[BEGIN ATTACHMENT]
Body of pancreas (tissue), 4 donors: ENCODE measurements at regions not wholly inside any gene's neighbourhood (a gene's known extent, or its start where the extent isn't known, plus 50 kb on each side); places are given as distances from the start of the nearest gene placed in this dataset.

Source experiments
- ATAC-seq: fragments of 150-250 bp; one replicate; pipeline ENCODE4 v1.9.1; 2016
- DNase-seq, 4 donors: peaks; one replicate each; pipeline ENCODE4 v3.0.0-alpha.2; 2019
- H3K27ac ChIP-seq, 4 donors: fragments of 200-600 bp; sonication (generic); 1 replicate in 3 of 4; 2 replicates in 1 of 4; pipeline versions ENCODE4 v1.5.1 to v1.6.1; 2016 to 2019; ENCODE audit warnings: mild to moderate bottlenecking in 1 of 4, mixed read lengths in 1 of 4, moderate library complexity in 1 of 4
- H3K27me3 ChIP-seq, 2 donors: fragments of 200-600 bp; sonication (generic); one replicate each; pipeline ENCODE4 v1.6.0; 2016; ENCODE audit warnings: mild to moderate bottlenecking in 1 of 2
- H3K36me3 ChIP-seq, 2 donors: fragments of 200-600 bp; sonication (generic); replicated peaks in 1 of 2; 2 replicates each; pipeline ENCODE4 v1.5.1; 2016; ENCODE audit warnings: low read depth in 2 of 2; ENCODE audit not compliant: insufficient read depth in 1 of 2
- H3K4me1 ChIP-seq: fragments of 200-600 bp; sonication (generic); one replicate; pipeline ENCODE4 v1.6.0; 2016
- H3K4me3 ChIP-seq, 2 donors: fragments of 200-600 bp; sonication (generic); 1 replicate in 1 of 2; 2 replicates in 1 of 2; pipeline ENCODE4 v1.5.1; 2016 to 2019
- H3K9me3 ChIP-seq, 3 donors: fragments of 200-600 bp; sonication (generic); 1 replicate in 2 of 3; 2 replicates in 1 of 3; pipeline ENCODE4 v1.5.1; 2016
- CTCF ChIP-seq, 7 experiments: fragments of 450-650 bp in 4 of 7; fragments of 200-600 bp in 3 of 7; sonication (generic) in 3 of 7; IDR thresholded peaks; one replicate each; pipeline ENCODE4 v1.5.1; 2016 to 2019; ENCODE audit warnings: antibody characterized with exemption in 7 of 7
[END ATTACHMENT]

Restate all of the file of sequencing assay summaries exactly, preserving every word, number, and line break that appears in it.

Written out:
Body of pancreas (tissue), 4 donors: ENCODE measurements at regions not wholly inside any gene's neighbourhood (a gene's known extent, or its start where the extent isn't known, plus 50 kb on each side); places are given as distances from the start of the nearest gene placed in this dataset.

Source experiments
- ATAC-seq: fragments of 150-250 bp; one replicate; pipeline ENCODE4 v1.9.1; 2016
- DNase-seq, 4 donors: peaks; one replicate each; pipeline ENCODE4 v3.0.0-alpha.2; 2019
- H3K27ac ChIP-seq, 4 donors: fragments of 200-600 bp; sonication (generic); 1 replicate in 3 of 4; 2 replicates in 1 of 4; pipeline versions ENCODE4 v1.5.1 to v1.6.1; 2016 to 2019; ENCODE audit warnings: mild to moderate bottlenecking in 1 of 4, mixed read lengths in 1 of 4, moderate library complexity in 1 of 4
- H3K27me3 ChIP-seq, 2 donors: fragments of 200-600 bp; sonication (generic); one replicate each; pipeline ENCODE4 v1.6.0; 2016; ENCODE audit warnings: mild to moderate bottlenecking in 1 of 2
- H3K36me3 ChIP-seq, 2 donors: fragments of 200-600 bp; sonication (generic); replicated peaks in 1 of 2; 2 replicates each; pipeline ENCODE4 v1.5.1; 2016; ENCODE audit warnings: low read depth in 2 of 2; ENCODE audit not compliant: insufficient read depth in 1 of 2
- H3K4me1 ChIP-seq: fragments of 200-600 bp; sonication (generic); one replicate; pipeline ENCODE4 v1.6.0; 2016
- H3K4me3 ChIP-seq, 2 donors: fragments of 200-600 bp; sonication (generic); 1 replicate in 1 of 2; 2 replicates in 1 of 2; pipeline ENCODE4 v1.5.1; 2016 to 2019
- H3K9me3 ChIP-seq, 3 donors: fragments of 200-600 bp; sonication (generic); 1 replicate in 2 of 3; 2 replicates in 1 of 3; pipeline ENCODE4 v1.5.1; 2016
- CTCF ChIP-seq, 7 experiments: fragments of 450-650 bp in 4 of 7; fragments of 200-600 bp in 3 of 7; sonication (generic) in 3 of 7; IDR thresholded peaks; one replicate each; pipeline ENCODE4 v1.5.1; 2016 to 2019; ENCODE audit warnings: antibody characterized with exemption in 7 of 7